Vojtěch Preissig's types for Czech alphabets

The European map was redrawn with the end of World War I, forming the new nation of Czechoslovakia (1918). This relative independence fed the pride of the Czech population of that country, united by language.

The Czech language is written in familiar Latin letters, but includes a number of diacritics (additional marks above or below letters to indicate altered pronunciation) that are unused in other European languages. At the beginning of the 20th century, printing in Czech was largely accomplished with types from German foundries, and the necessary diacritics were in some cases unavailable and in others poorly harmonized with the letters they accompanied.

Czech designers saw the need to create types of their own, which would serve the particular needs of written Czech; for example, type and book designer Vojtěch Preissig (1873-1944) cut new type punches to add proper diacritical marks to several existing faces. He went on to create the striking Preissig Antiqua typeface (1925).

Czech designers rejuvenated their printed language through the development of new type designs as a way to differentiate Czech culture from the various ethnic groups that could now be called "Czechoslovakian." The newly drawn borders of Czechoslovakia in 1918 enveloped a diverse mix of ethnicities that had not previously lived together in these proportions or under these power distributions. In addition to the Czechs and Slovaks in the country, by 1921 the nation also included Germans, Hungarians, Ruthenians, Ukrainians, and Russians. It should be pointed out that the Germans, who had been part of the dominant culture under the previous Austro-Hungarian rule and whose type designs had been used to print the Czech language for years, were now ethnic and political minorities. In addition, the Czech Lands, where Czechoslovakia's capital of Prague was located, stood out as having substantial advantages over the other nation-states formed in 1918 and the remainder of the country. This area's social and political structures more resembled the established nations of Western Europe and included high levels of industrialization, urbanization, nationalism, social welfare systems and literacy.

An opportunity to present a "Czech" image to the leading democracies of the West on an international scale was the Paris Exposition Internationale des Arts Décoratifs et Industriels Modernes in 1925. Under the roof of its own pavilion, Czechoslovakia displayed type design, pottery and textiles, among other arts. Among the type designers who exhibited here was Vojtěch Preissig, a Czechoslovakia native who had moved the United States in 1910. Keeping in touch with the design community in Prague, Preissig had been asked by the director of Prague's newly formed State Printing House, Karel Dyrynk, to create a new type specifically for the Czech language that would be shown in Paris in 1925. Preissig began the project in 1923 and worked for two years on the typeface he called Preissig Antiqua.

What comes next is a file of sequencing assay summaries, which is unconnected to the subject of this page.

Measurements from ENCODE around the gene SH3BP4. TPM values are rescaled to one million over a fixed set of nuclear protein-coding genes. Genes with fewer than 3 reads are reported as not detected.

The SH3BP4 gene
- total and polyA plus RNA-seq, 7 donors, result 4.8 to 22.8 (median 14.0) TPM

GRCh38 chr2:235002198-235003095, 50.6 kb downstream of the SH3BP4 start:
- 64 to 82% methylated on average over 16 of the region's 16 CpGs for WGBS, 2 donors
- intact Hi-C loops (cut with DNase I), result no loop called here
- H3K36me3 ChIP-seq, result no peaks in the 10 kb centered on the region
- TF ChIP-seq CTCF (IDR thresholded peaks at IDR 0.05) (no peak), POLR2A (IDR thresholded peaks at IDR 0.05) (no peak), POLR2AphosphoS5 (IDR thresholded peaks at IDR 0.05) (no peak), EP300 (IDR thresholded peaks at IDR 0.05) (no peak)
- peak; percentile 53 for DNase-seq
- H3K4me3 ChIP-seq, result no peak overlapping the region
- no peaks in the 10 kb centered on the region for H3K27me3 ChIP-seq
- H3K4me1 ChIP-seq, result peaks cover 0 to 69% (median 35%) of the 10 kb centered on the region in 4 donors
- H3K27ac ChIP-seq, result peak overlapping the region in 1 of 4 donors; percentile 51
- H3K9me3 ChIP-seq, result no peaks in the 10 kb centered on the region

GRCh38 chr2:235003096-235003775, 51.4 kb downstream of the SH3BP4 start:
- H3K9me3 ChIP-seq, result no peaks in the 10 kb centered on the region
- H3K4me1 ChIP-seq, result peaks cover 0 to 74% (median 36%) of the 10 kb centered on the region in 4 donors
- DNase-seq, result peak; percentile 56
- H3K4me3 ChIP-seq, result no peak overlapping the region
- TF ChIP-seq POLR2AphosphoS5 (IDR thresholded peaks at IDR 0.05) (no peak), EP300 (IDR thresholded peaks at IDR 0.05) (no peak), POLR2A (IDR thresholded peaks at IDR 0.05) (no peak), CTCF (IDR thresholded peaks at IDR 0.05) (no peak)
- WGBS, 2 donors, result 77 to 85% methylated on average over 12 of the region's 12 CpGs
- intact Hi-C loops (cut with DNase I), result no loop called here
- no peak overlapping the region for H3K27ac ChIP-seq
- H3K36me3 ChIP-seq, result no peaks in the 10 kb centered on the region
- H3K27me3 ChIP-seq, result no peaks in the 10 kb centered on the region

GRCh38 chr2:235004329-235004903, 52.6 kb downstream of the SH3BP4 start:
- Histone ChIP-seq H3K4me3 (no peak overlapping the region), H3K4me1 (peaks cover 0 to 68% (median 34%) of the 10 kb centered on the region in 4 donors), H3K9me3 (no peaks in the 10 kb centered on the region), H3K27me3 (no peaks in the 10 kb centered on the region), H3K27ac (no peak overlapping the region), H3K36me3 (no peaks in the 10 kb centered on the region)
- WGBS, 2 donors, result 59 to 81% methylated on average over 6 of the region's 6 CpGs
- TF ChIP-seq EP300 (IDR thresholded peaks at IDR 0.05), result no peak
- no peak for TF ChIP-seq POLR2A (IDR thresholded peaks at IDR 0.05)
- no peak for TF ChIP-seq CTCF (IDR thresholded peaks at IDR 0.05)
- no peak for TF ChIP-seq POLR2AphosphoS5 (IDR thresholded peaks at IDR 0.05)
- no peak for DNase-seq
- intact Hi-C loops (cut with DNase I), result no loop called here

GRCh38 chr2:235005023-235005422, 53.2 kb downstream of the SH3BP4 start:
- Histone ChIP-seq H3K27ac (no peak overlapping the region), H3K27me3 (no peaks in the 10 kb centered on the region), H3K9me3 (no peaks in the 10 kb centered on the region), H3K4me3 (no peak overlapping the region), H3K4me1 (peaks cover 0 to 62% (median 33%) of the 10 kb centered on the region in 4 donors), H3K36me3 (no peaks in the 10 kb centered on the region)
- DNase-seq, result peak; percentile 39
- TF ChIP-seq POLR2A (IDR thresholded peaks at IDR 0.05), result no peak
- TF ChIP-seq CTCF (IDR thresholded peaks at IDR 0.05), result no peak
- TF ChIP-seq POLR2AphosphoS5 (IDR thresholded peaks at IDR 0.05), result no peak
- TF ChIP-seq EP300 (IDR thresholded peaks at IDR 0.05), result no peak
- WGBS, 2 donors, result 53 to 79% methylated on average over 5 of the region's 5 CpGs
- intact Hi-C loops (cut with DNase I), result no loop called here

Although Preissig Antiqua was designed in the United States, Preissig worked closely with Czechoslovakia's State Printing House to get it print-ready. For Preissig's first draft, he sent his design in the form of a sample print made from his copper matrix. The printing house then created metal type based on the sample print, printed a proof and sent it back to Preissig for his approval. Preissig was disappointed with the results as it seemed the type cutter "fixed" his cubist-inspired design. Where Preissig had intentionally created letterforms from wedges and diagonal lines, the type cutter straightened the strokes to be parallel with each other and rounded edges that were meant to be angular. In Pressig's words, "They 'adjusted' my typeface, although only the word 'slaughtered' can express what they did." For the second draft, Preissig sent the actual copper matrix from which the printing house could print, but it came back modified yet again. Preissig was still unhappy with a third draft, but entered it into the 1925 exhibition.

The Paris exhibition, according to Iva Knoblach, was perceived as the "first national manifesto of Czech typography abroad" and Preissig Antiqua was received as the first Czech typeface because of its integration of diacritics with letterforms. His design placed such a strong emphasis on diacritics that the marks directly influenced the shapes and sizes of the letters with which they are paired. Not only did Preissig Antiqua set a precedent for future Czech designers, but stated to Europe that although Czechoslovakia was newly sovereign, it possessed a distinct national identity and could participate on equal footing with fellow democracies of Western Europe in politics, industry, design and the arts.

— Lisa Melander

1Quoted in Iva Knoblauch, “Vojtech Preissig: Czech Typographer?” Typo no. 14.
2Iva Knoblauch, “Vojtech Preissig: Czech Typographer?” Typo no. 14.

Suggestions for further reading:

Gaultney, J. Victor. "Problems of a Diacritic Design for Latin Script Text Faces." Master's thesis, University of Reading, 2002.

Knoblach, Iva. "Vojtěch Preissig: Czech Typographer?" Typo no. 14.

P22 Type Foundry. "Vojtěch Preissig."

Typo.cz and Designiq.cz. "Diacritics: All You Need to Design a Font with Correct Accents." "Czech."